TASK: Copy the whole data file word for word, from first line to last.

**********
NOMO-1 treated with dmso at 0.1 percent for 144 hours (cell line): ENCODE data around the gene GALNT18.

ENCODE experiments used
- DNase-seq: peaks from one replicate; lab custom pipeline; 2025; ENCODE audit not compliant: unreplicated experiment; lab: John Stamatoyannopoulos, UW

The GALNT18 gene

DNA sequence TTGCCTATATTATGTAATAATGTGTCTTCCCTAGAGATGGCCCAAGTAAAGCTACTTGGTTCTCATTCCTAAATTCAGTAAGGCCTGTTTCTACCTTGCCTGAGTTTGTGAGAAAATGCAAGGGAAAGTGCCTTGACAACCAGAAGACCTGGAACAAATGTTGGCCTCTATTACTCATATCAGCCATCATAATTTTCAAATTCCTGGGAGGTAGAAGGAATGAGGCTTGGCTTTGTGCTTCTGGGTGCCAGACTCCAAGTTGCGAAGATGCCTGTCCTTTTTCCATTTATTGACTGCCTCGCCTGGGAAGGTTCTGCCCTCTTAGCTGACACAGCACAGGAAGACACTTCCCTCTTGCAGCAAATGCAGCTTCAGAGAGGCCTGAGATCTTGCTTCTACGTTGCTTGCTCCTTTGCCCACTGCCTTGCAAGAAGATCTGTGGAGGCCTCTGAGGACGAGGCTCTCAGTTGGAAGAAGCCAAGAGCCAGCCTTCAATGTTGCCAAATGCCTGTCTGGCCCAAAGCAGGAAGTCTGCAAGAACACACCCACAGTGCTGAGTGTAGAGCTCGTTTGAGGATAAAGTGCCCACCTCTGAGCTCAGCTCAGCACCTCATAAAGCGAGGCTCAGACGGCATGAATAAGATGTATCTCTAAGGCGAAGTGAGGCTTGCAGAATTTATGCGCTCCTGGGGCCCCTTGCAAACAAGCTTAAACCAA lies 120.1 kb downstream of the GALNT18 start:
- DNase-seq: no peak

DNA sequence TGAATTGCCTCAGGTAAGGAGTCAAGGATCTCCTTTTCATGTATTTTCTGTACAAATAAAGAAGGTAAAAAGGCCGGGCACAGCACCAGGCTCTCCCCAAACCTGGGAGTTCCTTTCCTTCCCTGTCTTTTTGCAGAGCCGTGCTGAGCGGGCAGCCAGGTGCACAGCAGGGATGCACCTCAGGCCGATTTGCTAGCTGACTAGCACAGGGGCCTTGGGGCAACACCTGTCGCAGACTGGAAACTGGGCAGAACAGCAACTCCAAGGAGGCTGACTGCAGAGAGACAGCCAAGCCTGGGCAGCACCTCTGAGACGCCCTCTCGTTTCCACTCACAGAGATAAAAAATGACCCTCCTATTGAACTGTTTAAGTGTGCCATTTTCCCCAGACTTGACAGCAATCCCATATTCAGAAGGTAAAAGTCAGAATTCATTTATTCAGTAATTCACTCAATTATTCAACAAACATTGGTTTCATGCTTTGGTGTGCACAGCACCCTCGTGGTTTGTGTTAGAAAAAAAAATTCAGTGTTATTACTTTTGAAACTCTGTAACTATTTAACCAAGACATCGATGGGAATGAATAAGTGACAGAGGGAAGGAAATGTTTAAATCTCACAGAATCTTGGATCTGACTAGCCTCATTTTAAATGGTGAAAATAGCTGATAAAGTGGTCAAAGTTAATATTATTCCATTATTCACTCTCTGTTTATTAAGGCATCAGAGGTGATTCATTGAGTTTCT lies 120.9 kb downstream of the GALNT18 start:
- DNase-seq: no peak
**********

NOMO-1 treated with dmso at 0.1 percent for 144 hours (cell line): ENCODE data around the gene GALNT18.

ENCODE experiments used
- DNase-seq: peaks from one replicate; lab custom pipeline; 2025; ENCODE audit not compliant: unreplicated experiment; lab: John Stamatoyannopoulos, UW

The GALNT18 gene

DNA sequence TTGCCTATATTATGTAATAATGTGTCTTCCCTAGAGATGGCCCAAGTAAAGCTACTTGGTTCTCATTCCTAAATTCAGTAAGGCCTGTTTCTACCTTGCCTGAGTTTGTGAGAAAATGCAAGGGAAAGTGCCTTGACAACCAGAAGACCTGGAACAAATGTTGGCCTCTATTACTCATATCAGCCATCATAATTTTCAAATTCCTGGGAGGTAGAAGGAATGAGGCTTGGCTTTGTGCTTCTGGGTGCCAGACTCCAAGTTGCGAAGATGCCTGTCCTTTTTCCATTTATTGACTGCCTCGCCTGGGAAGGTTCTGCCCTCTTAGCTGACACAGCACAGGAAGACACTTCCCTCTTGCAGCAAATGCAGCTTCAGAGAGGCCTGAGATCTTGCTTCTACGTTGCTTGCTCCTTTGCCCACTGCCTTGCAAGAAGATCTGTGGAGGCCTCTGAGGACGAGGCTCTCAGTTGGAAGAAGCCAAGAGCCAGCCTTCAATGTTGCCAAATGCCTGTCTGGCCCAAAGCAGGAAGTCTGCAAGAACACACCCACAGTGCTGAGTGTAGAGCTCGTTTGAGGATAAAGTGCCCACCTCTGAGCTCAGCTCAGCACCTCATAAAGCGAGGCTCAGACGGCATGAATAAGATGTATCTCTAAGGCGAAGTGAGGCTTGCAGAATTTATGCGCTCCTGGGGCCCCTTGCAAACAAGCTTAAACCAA lies 120.1 kb downstream of the GALNT18 start:
- DNase-seq: no peak

DNA sequence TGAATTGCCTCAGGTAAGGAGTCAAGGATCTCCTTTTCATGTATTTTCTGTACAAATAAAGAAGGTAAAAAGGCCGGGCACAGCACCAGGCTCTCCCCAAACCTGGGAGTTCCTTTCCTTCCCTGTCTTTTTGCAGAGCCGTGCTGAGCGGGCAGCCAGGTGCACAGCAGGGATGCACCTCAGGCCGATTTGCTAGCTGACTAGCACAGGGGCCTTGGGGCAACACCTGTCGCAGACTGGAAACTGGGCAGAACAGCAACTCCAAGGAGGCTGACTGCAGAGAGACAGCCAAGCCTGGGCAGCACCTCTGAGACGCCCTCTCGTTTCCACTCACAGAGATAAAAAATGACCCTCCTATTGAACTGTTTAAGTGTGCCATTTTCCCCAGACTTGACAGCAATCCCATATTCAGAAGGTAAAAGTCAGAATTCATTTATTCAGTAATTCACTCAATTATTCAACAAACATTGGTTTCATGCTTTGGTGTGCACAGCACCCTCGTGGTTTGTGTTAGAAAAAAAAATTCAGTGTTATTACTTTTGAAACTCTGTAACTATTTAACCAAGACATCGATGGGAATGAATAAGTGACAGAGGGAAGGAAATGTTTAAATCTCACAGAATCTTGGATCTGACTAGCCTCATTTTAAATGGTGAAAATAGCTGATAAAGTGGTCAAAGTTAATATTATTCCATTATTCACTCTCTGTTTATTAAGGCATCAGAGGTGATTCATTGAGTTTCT lies 120.9 kb downstream of the GALNT18 start:
- DNase-seq: no peak